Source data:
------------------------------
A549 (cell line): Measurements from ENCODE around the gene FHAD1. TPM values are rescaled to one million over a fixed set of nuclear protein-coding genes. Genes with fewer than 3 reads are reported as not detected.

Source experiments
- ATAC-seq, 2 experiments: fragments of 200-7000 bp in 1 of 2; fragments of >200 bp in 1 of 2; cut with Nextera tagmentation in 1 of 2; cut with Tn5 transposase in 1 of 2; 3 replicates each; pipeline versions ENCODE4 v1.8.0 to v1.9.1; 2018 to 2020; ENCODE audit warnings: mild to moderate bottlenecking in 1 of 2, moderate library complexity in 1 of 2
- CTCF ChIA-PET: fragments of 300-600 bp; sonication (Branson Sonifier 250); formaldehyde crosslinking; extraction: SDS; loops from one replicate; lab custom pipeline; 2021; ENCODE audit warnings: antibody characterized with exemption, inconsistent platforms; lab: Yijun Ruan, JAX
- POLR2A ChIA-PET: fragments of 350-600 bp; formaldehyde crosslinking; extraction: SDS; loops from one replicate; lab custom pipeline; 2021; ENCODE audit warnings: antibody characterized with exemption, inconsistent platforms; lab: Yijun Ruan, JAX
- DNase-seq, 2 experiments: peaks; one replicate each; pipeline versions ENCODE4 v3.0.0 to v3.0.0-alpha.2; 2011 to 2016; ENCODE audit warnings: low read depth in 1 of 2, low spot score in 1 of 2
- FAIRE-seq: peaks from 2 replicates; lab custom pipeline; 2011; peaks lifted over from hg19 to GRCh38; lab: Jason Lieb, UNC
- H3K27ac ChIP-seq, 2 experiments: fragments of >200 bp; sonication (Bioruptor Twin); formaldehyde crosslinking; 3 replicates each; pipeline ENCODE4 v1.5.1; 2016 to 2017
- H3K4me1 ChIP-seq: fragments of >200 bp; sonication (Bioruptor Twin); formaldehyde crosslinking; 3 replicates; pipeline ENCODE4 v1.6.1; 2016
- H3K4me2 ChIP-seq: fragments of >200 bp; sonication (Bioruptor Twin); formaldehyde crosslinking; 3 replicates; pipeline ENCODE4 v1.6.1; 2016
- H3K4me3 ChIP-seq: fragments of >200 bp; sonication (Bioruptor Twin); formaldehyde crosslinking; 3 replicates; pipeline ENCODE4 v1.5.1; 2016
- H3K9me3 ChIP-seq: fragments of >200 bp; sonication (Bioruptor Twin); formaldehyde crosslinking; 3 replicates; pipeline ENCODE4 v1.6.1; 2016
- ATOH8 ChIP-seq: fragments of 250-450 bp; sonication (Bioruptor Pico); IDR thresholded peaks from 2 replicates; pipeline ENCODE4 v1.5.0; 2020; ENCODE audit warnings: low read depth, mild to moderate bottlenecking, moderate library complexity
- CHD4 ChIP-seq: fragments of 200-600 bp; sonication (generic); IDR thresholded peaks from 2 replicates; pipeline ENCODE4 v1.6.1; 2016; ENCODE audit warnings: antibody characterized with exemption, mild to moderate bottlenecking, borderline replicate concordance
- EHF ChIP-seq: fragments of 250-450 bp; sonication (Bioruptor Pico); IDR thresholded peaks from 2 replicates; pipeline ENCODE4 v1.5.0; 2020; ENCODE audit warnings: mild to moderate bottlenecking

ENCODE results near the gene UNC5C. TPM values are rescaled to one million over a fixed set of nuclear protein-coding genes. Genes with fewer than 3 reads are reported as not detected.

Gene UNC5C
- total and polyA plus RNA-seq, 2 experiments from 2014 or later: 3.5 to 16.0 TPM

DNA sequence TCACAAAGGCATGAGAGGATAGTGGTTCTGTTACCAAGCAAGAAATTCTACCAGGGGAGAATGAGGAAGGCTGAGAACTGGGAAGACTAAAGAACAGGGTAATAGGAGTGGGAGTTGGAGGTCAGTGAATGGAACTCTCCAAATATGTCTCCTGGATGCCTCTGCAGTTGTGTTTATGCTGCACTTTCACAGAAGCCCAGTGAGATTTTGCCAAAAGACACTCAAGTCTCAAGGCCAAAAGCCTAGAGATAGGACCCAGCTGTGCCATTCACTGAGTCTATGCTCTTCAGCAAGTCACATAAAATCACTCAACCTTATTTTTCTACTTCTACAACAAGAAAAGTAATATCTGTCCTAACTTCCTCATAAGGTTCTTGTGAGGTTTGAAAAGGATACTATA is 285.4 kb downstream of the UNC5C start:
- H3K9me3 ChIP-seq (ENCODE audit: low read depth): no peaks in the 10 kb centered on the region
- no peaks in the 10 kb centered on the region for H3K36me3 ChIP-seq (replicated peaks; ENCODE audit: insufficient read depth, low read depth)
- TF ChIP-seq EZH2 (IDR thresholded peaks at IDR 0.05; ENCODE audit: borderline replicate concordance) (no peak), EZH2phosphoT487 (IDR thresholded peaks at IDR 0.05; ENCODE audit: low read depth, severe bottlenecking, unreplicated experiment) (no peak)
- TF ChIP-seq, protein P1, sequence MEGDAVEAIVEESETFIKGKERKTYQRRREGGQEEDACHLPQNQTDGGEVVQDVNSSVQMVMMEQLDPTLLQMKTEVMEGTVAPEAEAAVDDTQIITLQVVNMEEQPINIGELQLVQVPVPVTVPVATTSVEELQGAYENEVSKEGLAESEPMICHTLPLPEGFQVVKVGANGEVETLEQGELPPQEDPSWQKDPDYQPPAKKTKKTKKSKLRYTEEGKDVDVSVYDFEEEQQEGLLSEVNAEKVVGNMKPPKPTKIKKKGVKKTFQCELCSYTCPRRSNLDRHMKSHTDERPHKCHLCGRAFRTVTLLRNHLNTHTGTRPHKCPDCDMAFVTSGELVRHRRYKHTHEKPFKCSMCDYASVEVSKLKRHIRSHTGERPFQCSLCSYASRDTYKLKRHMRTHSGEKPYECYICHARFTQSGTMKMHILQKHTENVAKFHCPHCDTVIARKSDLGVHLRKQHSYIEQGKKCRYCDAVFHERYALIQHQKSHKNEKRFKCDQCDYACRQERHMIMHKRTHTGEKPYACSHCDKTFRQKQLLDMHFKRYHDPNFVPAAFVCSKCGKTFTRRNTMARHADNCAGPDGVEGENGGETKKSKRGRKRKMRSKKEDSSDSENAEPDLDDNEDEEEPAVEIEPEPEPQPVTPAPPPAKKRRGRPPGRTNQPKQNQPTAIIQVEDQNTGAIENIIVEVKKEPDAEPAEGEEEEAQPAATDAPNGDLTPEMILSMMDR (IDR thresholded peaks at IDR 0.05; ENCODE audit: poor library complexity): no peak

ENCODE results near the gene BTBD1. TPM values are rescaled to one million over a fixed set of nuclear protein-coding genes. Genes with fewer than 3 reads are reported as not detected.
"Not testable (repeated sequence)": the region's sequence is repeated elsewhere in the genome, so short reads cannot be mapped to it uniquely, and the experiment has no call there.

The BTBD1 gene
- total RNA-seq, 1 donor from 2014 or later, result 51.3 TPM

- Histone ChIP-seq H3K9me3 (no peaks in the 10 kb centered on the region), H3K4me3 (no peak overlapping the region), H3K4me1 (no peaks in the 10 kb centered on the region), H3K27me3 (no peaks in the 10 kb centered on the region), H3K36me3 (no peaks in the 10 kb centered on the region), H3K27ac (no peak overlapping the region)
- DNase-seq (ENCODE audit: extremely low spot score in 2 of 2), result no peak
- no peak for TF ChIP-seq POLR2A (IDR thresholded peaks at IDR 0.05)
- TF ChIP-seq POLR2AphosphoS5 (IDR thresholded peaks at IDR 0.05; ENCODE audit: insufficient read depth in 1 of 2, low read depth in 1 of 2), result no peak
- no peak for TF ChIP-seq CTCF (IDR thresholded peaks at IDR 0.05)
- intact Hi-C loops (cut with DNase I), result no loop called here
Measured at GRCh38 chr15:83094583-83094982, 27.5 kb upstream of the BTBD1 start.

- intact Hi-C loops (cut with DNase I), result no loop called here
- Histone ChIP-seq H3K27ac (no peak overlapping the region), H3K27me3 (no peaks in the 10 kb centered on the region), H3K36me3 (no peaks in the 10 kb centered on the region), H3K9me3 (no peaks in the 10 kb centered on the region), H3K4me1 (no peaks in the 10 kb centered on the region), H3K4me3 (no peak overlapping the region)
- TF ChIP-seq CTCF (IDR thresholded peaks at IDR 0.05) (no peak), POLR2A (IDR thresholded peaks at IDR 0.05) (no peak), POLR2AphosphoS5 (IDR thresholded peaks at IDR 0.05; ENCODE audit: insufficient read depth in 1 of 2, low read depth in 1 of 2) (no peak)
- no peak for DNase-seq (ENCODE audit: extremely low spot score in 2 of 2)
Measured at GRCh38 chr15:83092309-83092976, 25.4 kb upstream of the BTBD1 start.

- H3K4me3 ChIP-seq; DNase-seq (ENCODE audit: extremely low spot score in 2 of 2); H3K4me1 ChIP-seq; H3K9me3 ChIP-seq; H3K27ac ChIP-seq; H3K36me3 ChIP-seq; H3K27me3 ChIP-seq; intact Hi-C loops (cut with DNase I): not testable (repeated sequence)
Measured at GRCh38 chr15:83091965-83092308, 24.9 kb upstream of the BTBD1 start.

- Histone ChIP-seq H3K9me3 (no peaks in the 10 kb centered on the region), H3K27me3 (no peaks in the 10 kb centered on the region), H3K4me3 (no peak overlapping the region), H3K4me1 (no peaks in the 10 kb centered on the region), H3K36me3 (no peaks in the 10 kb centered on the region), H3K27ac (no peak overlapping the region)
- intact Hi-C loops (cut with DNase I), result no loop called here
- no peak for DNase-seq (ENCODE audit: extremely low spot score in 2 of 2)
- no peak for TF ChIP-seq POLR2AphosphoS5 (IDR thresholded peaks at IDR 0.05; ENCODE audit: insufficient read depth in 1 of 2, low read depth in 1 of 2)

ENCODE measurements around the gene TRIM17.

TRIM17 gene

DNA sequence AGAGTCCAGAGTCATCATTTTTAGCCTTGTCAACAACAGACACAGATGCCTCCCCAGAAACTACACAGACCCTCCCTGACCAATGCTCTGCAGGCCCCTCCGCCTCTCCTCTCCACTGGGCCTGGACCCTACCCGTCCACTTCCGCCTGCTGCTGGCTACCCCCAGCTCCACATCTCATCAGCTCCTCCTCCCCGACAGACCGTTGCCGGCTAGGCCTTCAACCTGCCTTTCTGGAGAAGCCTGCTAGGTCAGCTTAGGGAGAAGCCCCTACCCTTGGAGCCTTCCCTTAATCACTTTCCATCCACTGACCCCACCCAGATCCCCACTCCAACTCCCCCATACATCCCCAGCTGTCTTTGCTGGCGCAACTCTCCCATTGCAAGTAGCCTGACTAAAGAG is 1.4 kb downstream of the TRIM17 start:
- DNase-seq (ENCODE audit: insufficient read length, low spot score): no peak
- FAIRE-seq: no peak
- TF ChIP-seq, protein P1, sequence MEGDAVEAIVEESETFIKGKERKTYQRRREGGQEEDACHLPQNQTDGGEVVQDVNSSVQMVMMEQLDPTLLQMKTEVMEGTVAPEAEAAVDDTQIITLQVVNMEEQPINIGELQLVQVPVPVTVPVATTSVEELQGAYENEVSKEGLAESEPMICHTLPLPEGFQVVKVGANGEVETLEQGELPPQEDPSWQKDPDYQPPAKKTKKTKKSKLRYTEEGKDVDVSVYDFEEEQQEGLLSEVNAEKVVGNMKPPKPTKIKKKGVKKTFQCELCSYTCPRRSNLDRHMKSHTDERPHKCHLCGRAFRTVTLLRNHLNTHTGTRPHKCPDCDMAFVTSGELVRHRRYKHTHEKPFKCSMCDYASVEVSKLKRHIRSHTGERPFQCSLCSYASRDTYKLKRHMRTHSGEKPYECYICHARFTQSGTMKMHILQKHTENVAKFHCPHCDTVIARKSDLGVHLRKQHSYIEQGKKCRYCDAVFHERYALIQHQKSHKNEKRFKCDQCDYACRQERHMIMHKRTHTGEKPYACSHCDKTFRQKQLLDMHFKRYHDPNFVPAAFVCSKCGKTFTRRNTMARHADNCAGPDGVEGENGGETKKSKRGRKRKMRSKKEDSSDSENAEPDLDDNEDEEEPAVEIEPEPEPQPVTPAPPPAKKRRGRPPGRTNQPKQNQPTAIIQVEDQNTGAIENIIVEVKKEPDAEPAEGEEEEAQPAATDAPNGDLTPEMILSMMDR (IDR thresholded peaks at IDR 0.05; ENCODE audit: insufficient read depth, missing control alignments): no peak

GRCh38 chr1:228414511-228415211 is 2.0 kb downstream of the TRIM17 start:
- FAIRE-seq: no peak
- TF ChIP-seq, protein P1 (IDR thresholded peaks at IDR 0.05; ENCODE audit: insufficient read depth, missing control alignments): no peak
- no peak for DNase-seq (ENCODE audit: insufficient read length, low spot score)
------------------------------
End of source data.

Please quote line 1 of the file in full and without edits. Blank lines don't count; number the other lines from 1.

A549 (cell line): Measurements from ENCODE around the gene FHAD1. TPM values are rescaled to one million over a fixed set of nuclear protein-coding genes. Genes with fewer than 3 reads are reported as not detected.